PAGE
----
As Self Esteem, Rebecca Taylor has shaken off the shackles of her indie band past to become the unapologetic pop star she always wanted to be. With her statement debut Compliments Please she gave voice to the feelings of insecurity and misogyny-induced frustration that many of us face every day, emboldening a whole new audience with powerful, truth-telling lyricism that speaks to her love of rhythmic noughties pop and RnB. As Self Esteem, Taylor proves that we can all grow from what we go through, but that life is far too short not to embrace yourself in your most honest of forms – no apologies necessary.
Holding onto a new sense of clarity, Taylor set about making a second record that didn’t throw her debut-album baby out with the ‘must-do-better’ bathwater. Honest disclosure has always been her forte, and so each track on Prioritise Pleasure handles difficult themes with nuanced perspective, comforted and counter-balanced with an array of rhythmic flourishes that speak to the eclectism of her experience and influence.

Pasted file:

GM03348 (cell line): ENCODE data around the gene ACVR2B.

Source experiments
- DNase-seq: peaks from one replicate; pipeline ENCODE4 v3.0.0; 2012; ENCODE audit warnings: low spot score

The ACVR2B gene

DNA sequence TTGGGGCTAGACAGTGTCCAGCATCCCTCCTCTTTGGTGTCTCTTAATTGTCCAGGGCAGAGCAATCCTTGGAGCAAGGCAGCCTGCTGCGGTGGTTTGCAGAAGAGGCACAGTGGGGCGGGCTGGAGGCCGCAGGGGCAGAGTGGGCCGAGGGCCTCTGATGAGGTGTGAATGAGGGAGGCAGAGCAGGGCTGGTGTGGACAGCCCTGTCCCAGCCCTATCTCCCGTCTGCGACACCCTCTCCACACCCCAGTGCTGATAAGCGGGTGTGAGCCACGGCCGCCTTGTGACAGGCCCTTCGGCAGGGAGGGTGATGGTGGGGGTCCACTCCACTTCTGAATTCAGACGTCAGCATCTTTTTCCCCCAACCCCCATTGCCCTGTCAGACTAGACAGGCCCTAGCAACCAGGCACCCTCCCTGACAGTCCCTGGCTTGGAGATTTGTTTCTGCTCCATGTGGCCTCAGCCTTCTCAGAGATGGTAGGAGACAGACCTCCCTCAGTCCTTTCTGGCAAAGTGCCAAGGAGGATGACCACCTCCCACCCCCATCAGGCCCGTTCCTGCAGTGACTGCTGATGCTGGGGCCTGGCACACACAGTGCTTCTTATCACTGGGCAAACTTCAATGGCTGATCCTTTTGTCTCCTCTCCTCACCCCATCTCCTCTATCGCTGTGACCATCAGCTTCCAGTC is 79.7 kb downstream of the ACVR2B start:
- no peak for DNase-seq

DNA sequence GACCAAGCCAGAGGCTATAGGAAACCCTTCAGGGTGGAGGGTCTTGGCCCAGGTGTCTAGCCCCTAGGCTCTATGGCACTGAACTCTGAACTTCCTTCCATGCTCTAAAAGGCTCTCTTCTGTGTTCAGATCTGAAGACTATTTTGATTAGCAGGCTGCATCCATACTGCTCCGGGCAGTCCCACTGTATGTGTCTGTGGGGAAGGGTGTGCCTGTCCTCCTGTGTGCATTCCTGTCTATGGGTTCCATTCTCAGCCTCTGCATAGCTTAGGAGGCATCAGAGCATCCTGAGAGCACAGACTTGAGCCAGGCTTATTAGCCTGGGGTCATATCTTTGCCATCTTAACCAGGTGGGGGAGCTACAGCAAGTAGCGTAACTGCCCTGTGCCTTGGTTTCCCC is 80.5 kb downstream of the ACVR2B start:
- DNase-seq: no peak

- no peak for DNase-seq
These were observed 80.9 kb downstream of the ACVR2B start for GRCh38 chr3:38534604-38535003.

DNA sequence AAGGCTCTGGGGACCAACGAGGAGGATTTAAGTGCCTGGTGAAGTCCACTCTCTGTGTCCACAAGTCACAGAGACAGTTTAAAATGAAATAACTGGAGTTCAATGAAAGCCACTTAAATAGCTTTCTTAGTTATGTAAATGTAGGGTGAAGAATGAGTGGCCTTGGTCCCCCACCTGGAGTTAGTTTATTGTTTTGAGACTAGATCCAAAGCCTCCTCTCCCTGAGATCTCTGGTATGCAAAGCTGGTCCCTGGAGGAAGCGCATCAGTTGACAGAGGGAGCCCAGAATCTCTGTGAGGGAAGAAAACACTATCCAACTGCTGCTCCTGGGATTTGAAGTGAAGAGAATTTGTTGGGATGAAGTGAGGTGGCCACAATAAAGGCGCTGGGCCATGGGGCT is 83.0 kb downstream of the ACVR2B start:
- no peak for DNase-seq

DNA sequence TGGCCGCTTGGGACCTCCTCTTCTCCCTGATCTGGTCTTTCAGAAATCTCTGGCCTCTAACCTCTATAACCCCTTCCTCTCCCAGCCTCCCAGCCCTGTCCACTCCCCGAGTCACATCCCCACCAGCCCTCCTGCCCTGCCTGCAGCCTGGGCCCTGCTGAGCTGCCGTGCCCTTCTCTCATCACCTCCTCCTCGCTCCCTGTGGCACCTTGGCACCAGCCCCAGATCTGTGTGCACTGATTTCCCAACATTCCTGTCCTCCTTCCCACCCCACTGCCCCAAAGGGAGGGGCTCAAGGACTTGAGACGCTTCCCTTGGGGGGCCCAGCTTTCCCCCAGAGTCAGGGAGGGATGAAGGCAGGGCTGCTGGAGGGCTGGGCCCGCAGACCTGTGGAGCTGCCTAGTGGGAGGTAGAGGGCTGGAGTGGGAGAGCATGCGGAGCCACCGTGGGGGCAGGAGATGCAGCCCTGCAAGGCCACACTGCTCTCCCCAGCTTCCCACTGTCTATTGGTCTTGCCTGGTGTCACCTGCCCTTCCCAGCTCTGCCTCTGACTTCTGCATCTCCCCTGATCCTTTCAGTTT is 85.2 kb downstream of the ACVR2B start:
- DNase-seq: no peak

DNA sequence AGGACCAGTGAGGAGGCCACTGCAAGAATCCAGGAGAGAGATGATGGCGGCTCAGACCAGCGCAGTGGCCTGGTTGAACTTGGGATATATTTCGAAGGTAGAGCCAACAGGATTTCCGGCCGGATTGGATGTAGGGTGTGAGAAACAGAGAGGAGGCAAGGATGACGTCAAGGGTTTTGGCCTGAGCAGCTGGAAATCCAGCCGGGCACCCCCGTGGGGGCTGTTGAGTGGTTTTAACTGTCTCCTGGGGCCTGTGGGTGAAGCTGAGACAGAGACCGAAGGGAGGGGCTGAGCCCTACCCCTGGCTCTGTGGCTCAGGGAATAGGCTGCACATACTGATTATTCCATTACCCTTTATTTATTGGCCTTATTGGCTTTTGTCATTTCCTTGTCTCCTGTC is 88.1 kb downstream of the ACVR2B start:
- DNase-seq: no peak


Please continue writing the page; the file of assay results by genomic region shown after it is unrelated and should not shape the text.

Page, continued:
The funk-pop shimmy of ‘Moody’ feels anthemic in its analysis of self-sabotaging habits (‘Sexting you at the mental health talk seems counterproductive’), while opener ‘I’m Fine’ builds a stomp-and-clap wall of solidarity, staking out defiant new ground. Making use of Taylor’s penchant for voice notes, the striking outro draws on snippets of conversation taken from work she did in 2019 with The National Youth Theatre, devising a short play with a group of young female-identifying creatives on the topic of consent.
Photo Copyright © Stephen Farrell